Espionage! Skullduggery! Shooting people in the face with silenced pistols! Modern spy movies have given us a very specific picture of what an agent's job should involve. And while we all know that James Bond is a silly exaggeration, the Cold War featured some real spies whose adventures were only slightly less insane.
But real spycraft has changed massively since the Cold War. To find out just how much, Cracked got in touch with a civilian spy who worked with the Defense Department in Afghanistan. He assured us that ...
#5. Secret Identities Are Meaningless
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One of the most unrealistic things about James Bond -- that he goes around using his real name and showing his real face -- is actually the most accurate. The spy we spoke to spent years going in and out of Afghanistan, perfecting something he called "real name in plain sight." The "plain sight" part means you need a real reason to be wherever you're operating (say, running a fake charity). A fake beard and a forged ID don't go as far as they used to.
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In the '50s, this was as good as a passport.
This makes perfect sense, when you think about it -- every spot worth protecting features layers of technology that would make Ethan Hunt-style disguises pointless to the point of being laughable. Biometrics has done to clandestine tradecraft what the Internet did to newspapers -- spies today have to contend with iris scanners and facial recognition technology at airports and embassies.
But, fine, say you do come up with a disguise so sophisticated that it even fools scanners intended to look for your specific bone structure. You've now convinced the customs agent that you're really Chad Notaspy of TotallyRussian Boulevard, Moscow. The problem is that your cover will last right up until somebody on the other side opens up their Web browser.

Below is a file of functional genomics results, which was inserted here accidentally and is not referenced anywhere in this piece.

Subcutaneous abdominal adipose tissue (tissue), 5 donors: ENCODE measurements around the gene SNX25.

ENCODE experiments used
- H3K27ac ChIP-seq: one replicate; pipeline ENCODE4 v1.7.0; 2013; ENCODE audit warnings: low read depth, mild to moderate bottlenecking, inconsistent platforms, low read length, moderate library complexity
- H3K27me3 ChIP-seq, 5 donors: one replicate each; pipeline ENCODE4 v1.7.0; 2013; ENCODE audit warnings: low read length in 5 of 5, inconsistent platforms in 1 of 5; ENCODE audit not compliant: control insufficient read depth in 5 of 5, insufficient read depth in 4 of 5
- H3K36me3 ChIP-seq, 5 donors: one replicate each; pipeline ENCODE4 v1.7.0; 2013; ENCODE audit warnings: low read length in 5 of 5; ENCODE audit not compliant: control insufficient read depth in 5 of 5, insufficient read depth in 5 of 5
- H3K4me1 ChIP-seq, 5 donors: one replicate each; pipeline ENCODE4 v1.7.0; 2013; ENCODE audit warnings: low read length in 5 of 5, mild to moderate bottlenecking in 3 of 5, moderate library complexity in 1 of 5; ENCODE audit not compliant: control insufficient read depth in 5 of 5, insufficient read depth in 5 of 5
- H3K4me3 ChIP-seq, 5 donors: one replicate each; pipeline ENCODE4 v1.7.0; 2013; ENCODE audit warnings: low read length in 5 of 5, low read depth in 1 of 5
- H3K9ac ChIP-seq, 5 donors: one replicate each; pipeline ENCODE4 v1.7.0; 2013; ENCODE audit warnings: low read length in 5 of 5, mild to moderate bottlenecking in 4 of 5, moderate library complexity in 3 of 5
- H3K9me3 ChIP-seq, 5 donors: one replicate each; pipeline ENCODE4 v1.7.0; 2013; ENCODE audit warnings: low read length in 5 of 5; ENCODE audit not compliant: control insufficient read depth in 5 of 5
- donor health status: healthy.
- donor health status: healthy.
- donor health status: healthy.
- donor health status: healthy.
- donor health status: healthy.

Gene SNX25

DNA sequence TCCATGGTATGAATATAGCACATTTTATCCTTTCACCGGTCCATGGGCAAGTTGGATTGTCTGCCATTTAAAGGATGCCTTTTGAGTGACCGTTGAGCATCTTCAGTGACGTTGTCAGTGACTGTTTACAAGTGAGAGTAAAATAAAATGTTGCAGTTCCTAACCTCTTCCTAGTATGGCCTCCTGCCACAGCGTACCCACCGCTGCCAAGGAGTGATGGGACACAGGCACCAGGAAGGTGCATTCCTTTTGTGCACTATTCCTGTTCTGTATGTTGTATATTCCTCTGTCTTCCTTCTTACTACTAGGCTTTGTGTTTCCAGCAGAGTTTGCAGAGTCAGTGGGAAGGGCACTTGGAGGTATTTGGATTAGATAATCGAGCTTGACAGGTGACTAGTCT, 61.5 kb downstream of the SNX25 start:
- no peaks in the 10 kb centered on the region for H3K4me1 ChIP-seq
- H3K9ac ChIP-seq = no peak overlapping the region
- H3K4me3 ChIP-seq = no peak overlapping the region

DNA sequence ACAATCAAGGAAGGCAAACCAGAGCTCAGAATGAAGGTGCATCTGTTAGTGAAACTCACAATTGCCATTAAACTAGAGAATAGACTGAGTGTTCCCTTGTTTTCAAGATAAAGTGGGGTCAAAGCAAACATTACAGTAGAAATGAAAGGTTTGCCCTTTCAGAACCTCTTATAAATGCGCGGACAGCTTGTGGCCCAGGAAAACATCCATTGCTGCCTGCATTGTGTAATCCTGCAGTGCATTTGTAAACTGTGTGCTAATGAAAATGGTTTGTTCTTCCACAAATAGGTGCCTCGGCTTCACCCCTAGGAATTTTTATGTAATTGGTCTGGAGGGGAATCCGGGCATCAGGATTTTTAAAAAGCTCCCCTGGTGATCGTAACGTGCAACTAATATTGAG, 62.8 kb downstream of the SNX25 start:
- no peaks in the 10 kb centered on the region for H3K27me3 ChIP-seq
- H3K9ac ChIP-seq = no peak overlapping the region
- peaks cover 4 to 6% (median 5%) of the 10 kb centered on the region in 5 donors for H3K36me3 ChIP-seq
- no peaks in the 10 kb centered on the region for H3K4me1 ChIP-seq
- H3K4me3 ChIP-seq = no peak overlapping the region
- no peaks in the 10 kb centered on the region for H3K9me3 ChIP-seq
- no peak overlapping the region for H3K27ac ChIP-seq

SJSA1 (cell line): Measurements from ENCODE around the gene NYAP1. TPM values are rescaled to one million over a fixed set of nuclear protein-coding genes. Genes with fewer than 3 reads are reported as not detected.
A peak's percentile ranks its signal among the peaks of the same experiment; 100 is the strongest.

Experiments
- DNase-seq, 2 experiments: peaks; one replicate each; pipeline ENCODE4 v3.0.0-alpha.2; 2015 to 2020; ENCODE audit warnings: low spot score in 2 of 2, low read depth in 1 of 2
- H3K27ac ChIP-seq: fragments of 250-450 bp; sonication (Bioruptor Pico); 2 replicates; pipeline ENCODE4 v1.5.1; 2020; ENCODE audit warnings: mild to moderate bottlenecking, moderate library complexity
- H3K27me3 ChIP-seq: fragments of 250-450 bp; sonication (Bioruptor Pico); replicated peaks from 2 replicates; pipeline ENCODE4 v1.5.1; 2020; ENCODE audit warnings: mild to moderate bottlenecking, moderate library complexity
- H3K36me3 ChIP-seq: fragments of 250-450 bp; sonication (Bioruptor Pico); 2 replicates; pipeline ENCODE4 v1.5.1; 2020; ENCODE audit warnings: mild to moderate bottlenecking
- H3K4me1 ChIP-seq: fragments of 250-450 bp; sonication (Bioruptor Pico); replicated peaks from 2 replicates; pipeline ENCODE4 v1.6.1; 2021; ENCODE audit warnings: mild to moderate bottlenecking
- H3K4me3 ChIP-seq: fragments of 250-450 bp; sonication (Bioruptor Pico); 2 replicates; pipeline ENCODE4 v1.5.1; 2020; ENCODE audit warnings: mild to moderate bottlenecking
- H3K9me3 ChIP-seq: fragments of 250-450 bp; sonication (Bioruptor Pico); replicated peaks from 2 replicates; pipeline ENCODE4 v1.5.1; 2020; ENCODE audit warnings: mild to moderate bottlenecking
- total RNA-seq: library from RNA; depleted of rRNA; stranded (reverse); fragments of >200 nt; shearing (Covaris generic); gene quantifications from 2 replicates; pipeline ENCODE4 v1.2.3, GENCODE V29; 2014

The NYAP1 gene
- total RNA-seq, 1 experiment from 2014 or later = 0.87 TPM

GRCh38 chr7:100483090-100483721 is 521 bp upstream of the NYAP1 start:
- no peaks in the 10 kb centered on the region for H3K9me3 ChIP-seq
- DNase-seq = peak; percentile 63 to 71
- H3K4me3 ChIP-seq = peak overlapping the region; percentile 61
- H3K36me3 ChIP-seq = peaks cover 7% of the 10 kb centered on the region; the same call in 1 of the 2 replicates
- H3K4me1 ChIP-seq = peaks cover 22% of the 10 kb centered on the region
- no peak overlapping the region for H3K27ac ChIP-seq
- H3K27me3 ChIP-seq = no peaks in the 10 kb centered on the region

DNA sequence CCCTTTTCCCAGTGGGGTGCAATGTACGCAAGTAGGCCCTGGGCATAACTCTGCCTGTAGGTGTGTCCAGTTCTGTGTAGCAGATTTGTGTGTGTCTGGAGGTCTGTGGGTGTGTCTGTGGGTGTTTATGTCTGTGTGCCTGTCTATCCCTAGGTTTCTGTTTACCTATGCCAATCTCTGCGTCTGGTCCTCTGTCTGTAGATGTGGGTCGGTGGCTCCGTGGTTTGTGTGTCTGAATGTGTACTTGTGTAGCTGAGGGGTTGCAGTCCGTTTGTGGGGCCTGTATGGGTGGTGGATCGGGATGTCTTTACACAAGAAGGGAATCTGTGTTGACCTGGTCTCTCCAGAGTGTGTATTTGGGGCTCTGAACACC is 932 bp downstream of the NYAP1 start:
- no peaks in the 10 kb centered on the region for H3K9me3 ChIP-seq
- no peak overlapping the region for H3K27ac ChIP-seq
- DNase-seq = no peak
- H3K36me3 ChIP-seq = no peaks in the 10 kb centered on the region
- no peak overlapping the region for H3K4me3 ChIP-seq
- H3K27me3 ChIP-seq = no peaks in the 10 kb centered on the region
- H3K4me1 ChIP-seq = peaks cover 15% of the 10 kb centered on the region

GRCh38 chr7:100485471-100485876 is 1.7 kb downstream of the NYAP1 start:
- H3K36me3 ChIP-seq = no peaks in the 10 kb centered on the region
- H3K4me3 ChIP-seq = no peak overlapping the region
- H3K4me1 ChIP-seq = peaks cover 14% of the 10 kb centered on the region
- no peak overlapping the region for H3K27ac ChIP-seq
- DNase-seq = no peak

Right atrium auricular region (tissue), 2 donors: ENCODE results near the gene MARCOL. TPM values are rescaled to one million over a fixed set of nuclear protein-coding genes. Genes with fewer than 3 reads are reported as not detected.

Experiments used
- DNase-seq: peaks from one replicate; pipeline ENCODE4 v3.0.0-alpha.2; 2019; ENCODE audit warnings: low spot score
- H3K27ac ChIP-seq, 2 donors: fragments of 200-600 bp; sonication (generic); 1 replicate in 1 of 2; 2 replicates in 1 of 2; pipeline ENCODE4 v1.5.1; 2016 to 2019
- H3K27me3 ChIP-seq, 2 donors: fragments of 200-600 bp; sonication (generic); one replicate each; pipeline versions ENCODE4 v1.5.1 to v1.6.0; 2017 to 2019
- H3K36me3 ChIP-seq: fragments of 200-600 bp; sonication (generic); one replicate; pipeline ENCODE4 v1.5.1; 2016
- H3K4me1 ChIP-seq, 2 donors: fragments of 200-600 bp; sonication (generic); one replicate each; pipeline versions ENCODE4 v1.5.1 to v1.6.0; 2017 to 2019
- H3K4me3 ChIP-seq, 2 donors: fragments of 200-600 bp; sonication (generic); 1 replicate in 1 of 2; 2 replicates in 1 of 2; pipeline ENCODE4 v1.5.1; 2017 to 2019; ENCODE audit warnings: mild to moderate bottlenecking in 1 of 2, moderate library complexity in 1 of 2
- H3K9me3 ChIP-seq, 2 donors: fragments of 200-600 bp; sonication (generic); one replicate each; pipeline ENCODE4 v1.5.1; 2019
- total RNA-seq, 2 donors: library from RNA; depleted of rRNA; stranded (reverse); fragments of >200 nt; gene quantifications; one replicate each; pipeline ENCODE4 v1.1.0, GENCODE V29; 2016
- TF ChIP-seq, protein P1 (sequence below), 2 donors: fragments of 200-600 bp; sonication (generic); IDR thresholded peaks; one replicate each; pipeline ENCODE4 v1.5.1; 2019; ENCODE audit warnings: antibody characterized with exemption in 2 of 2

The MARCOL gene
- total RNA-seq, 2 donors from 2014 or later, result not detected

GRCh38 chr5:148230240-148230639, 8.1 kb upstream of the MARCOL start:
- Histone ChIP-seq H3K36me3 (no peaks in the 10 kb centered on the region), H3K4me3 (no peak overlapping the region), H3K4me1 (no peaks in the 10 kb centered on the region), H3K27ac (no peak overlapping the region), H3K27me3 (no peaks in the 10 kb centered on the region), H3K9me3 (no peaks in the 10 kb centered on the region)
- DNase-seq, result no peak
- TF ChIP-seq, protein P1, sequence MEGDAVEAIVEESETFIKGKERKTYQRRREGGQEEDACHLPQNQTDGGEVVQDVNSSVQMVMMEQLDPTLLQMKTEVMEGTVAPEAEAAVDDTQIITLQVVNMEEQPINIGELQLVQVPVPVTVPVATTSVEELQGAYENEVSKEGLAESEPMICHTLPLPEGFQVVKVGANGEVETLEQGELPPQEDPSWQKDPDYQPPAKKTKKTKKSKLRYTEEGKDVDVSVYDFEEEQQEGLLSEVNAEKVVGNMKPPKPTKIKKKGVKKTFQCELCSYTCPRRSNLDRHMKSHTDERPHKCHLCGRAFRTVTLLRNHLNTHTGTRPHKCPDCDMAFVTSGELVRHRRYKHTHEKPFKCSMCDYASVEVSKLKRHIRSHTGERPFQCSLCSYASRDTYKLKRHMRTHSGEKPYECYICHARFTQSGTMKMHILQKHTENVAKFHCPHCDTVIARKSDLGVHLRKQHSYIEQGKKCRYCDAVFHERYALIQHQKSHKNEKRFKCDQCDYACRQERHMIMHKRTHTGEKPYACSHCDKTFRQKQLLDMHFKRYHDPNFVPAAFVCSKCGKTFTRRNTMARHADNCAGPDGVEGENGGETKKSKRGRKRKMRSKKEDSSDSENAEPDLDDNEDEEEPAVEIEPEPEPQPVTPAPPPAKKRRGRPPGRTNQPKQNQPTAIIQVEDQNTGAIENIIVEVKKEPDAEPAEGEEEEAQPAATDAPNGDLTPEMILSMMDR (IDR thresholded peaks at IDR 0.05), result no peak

"I'm allergic to social media. One 'Like' and I go into anaphylactic shock."
Yeah, Google and Facebook have also done their part to make Cold War-era tradecraft useless -- people today store every achievement of their life online. Imagine if you met some guy with no Facebook profile, no sort of digital footprint whatsoever: That dude would stick out in your mind, and "sticking out" is the worst thing an undercover operator can do. The government will sure as hell notice if someone with no credit or purchase history pops into existence, and that's something that can be checked instantly and effortlessly.
In the end, Jack NightPunch was brought down by his credit score.
So yes, you have to do your spying as yourself -- you just have to convince them that espionage isn't how you make your living. So how does a full-time secret agent pull off something like that? Well ...
#4. "James Bond" Sits in an Embassy While NOCs Do the Work
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The spy we spoke to was a contractor for the Defense Department, which made him legally no different from any other American citizen. He lived "outside the wire" in Afghanistan (there were no American soldiers with machine guns watching his ass) and worked with a team of other civilian spy freelancers. In the world of modern espionage, they are the ones who do much of the work.
AFP / Stringer / Getty
On the plus side, they get to soak in more of the local culture.
That's because, in the real world, James Bond -- that is, an actual employee of the British Crown -- would be far too valuable to risk going out in the field and getting into snowmobile chases. He'd complete all his missions from the safety of an embassy, claiming to be a mere diplomat and knowing that diplomatic immunity can keep him clean from any sins.